Wednesday, July 29, 2020

WELLNESS WEDNESDAYS: Plant-Based Eating - Easy and Economical

According to USDA, Americans ate an average of 222 pounds of meat in 2018. 

Kids learn to make salads and salad dressing at a Growing Healthy Kids workshop
with Chef Anthony Damiano of Counter Culture.  
Many people believe the myth that it is expensive to eat healthy.  When I am in the checkout at the grocery store, I observe what other people have in their carts and what they are spending on food.  Packages of meat, steaks, and chicken quickly add up to so much more than what I spend on dried lentils, beans, rice, oats, and fresh greens. 

Last weekend I soaked a bag of chickpeas overnight and the next day cooked them for an hour.  Chickpeas have been garnishing my salads all week, along with the organic lentil sprouts I effortlessly grow every week.  Last night I made chickpea cutlets with mushroom gravy, mashed sweet potatoes and peas.  Dinner was delicious! All this goodness – and lots of dietary fiber - only $1.49 for a bag of dried chickpeas!   

Fun facts!  One cup of cooked chickpeas, also known as garbanzo beans, has about 12 grams of dietary fiber.  Chickpeas are in the legume family (beans, peas, and lentils).  Most of the fiber in chickpeas is insoluble fiber, which does not break down (think “roughage”) and contributes to great bowel movements.  Chickpeas also contain soluble fiber, which is water soluble and breaks down to create a gel which helps lower blood cholesterol and sugar, helping to improve blood glucose control.  Fiber fills you up so you don’t overeat.  Aim for at least 28 grams a day (more if you have diabetes).  Meat contains no dietary fiber.  Fiber is only found in plant foods.  Most Americans eat far less fiber than they need.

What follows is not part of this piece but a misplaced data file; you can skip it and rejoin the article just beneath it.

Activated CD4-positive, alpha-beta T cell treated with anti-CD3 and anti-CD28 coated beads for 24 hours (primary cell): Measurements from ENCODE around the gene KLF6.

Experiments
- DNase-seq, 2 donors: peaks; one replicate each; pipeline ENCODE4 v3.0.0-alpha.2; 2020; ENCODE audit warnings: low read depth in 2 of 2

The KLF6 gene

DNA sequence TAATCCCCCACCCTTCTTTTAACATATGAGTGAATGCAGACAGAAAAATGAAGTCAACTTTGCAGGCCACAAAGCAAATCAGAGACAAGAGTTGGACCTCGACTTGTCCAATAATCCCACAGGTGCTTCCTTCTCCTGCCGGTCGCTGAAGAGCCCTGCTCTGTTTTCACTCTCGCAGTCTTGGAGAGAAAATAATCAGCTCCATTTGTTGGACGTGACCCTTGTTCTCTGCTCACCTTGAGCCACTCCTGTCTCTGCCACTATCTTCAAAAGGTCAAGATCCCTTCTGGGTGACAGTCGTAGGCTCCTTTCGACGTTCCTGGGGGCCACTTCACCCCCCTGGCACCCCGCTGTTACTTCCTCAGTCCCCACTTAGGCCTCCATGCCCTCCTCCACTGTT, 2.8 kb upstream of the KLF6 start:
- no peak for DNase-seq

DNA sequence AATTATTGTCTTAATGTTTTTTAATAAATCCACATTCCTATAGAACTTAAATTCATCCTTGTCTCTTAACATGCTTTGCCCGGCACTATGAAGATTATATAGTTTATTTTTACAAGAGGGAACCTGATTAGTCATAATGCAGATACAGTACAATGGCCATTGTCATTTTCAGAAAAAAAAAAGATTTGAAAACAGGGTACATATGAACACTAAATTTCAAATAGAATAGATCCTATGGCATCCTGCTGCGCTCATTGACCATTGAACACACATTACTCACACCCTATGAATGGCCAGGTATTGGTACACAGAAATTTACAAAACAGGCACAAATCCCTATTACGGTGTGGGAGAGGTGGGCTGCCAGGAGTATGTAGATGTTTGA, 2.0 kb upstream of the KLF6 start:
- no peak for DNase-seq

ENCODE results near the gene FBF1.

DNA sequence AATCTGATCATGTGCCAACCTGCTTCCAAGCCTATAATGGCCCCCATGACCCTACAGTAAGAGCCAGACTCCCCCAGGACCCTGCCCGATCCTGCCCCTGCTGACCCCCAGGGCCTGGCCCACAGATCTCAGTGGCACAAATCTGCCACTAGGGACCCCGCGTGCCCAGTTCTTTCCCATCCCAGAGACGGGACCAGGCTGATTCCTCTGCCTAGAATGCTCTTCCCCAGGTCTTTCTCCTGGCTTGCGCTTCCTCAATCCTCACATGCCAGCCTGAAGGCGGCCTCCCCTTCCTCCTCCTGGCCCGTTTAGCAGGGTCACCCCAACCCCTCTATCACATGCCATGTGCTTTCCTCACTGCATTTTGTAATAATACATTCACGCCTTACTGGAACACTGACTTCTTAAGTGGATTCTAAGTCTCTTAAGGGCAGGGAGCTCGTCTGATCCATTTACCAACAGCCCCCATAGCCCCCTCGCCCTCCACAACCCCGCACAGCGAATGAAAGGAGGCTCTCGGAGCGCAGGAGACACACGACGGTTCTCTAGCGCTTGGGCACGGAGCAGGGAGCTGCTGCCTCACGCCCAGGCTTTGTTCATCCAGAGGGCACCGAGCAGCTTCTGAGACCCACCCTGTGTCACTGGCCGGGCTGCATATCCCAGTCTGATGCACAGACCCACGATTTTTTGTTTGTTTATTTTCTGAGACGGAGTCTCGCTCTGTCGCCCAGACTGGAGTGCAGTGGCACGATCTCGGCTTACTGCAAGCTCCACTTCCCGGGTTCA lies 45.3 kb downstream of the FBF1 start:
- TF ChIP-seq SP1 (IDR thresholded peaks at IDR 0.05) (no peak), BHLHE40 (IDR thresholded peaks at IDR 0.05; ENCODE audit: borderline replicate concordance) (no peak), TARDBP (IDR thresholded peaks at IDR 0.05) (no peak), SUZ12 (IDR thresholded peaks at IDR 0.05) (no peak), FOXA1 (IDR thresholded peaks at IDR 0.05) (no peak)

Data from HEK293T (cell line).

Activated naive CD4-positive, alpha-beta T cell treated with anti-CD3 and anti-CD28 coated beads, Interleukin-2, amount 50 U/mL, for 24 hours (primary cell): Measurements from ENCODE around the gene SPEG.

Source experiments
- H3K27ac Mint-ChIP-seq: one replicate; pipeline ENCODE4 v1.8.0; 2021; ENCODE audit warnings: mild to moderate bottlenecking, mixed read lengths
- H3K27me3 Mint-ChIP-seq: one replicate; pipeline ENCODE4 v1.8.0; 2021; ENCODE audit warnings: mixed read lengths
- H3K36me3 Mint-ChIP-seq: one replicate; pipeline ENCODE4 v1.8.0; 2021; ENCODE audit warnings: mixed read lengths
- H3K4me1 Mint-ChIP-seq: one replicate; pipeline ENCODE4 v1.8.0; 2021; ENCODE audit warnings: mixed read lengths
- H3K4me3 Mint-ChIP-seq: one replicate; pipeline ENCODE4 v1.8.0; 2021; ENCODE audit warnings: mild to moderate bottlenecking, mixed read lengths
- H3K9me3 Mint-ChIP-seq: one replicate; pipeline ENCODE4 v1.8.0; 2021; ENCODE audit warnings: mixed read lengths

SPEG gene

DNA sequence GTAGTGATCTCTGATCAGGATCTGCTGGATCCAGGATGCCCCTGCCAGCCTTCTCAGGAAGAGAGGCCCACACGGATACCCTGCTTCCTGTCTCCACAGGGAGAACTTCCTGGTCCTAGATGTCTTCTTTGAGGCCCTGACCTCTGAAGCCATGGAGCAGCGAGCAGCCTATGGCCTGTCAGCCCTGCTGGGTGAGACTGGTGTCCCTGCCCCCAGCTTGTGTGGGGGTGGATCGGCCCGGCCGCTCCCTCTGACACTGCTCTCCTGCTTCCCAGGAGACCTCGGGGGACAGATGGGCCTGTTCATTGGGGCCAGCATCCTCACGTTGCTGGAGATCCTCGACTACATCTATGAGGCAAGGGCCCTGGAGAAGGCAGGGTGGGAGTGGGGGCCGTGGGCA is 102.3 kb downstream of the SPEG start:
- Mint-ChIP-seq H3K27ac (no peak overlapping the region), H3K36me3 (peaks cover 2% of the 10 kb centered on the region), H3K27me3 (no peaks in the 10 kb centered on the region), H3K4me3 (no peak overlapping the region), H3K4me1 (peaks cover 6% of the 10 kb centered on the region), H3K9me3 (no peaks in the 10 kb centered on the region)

Eat real food: fruit, vegetables, legumes, and whole grains.  

With love,
Nancy Heinrich, MPH
Founder and Wellness Architect
Growing Healthy Kids, Inc.

Wednesday, July 22, 2020

WELLNESS WEDNESDAYS: Why We Need More Diabetes Literacy

“Don’t let the ‘pre’ fool you—prediabetes is a serious health condition where blood sugar levels are higher than normal, but not high enough yet to be diagnosed as diabetes. Prediabetes puts you at increased risk of developing type 2 diabetes, heart disease, and stroke.”

Kids learn about real food at a Growing Healthy Kids' workshop.  
I get upset when someone I know lands in the hospital due to complications from undiagnosed or untreated diabetes.  One common thread with many cases has been that their spouses are health care professionals.  I get upset because I keep thinking they should have had the knowledge to better manage and control their diabetes and to not become so ill they needed to be hospitalized.   

More than 88 million Americans – one in three adults – have prediabetes, according to the Centers for Disease Control and Prevention. Prediabetes occurs when cells in your body don’t respond normally to insulin, a hormone made by your pancreas.  Insulin serves as a key, unlocking the doors of cells to allow glucose in the bloodstream to enter and be used for energy, and then stores any leftover glucose in the liver.

If a nurse or doctor is not sharing their professional knowledge about diabetes with their own family, then what about their patients?  Few physicians are teachers.  They diagnose, then prescribe drugs.  When their two minutes are up, they say, “See you in three months.” They rarely ask, “What do you eat in a typical day?” even though that discussion could end up adding quality and years to their patients' lives if it prevented life-threatening complications such as a heart attack or kidney dialysis.

Who is teaching individuals with a fasting blood sugar result of 120 that they have prediabetes, what prediabetes is, and how to reverse it?  Who is teaching the patient with an A1C of 9.5 hospitalized with diabetes complications what that A1C means, how often the test should be done and why, and how shifting to plant-based eating (mainly fruits, vegetables, legumes, and whole grains) can help to control and reverse diabetes? 

Diabetes can be reversed.  Prediabetes, if diagnosed and interventions are made, can be prevented from progressing to diabetes, which cost the US $327 Billion in 2017, a 26% increase in 5 years.

With the COVID-19 pandemic wrecking havoc on American families and businesses, there is a sense of urgency to get diabetes education into communities at high risk for diabetes and prediabetes.  COVID-19 risk factors include diabetes, high blood pressure, obesity, sickle cell anemia, and COPD.  If you know a church or community leader who would like to host a Zoom conversation about diabetes literacy, please contact me at  Let's talk!

Together, we can create a wave of diabetes literacy in our homes, churches, and communities.  

With love,
Nancy Heinrich, MPH
Founder and Wellness Architect

Wednesday, July 15, 2020

WELLNESS WEDNESDAYS: A "Souper" Summer Recipe